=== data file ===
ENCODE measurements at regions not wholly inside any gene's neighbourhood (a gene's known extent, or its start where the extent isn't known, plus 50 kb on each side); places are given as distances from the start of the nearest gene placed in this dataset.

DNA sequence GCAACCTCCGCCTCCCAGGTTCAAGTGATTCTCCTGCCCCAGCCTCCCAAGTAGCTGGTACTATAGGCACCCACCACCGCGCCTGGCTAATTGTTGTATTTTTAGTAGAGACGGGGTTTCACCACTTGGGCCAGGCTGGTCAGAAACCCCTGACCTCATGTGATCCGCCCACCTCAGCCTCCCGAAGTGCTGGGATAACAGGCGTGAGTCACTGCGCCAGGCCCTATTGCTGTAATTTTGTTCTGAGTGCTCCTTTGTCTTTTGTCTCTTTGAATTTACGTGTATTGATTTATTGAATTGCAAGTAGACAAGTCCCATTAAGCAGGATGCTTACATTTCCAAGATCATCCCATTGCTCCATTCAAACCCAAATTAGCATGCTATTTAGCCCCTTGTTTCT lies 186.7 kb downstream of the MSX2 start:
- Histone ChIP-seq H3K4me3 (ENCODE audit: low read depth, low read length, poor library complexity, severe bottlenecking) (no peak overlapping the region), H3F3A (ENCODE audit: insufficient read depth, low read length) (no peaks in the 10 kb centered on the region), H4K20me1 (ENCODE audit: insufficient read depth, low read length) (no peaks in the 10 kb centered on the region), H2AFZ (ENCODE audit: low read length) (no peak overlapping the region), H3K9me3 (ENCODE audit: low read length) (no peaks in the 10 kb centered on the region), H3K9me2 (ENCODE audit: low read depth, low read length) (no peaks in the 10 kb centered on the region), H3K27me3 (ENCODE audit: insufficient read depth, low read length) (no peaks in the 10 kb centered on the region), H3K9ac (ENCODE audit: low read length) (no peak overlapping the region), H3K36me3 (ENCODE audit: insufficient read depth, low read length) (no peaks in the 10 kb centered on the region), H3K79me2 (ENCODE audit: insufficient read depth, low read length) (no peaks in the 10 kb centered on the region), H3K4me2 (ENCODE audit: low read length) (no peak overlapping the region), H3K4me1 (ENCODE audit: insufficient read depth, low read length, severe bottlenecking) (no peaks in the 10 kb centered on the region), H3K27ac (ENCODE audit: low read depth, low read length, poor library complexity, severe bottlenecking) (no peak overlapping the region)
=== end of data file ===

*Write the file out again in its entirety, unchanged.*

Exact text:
ENCODE measurements at regions not wholly inside any gene's neighbourhood (a gene's known extent, or its start where the extent isn't known, plus 50 kb on each side); places are given as distances from the start of the nearest gene placed in this dataset.

DNA sequence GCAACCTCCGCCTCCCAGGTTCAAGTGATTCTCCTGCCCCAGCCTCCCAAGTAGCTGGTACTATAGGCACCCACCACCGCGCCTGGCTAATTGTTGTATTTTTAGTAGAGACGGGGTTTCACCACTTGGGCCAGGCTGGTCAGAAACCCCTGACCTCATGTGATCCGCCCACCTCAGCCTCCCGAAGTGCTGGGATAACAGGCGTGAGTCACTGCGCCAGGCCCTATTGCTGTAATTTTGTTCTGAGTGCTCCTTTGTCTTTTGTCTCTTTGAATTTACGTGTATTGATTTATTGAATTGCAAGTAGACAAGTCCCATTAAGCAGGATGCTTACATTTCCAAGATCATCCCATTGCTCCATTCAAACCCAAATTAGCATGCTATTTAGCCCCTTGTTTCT lies 186.7 kb downstream of the MSX2 start:
- Histone ChIP-seq H3K4me3 (ENCODE audit: low read depth, low read length, poor library complexity, severe bottlenecking) (no peak overlapping the region), H3F3A (ENCODE audit: insufficient read depth, low read length) (no peaks in the 10 kb centered on the region), H4K20me1 (ENCODE audit: insufficient read depth, low read length) (no peaks in the 10 kb centered on the region), H2AFZ (ENCODE audit: low read length) (no peak overlapping the region), H3K9me3 (ENCODE audit: low read length) (no peaks in the 10 kb centered on the region), H3K9me2 (ENCODE audit: low read depth, low read length) (no peaks in the 10 kb centered on the region), H3K27me3 (ENCODE audit: insufficient read depth, low read length) (no peaks in the 10 kb centered on the region), H3K9ac (ENCODE audit: low read length) (no peak overlapping the region), H3K36me3 (ENCODE audit: insufficient read depth, low read length) (no peaks in the 10 kb centered on the region), H3K79me2 (ENCODE audit: insufficient read depth, low read length) (no peaks in the 10 kb centered on the region), H3K4me2 (ENCODE audit: low read length) (no peak overlapping the region), H3K4me1 (ENCODE audit: insufficient read depth, low read length, severe bottlenecking) (no peaks in the 10 kb centered on the region), H3K27ac (ENCODE audit: low read depth, low read length, poor library complexity, severe bottlenecking) (no peak overlapping the region)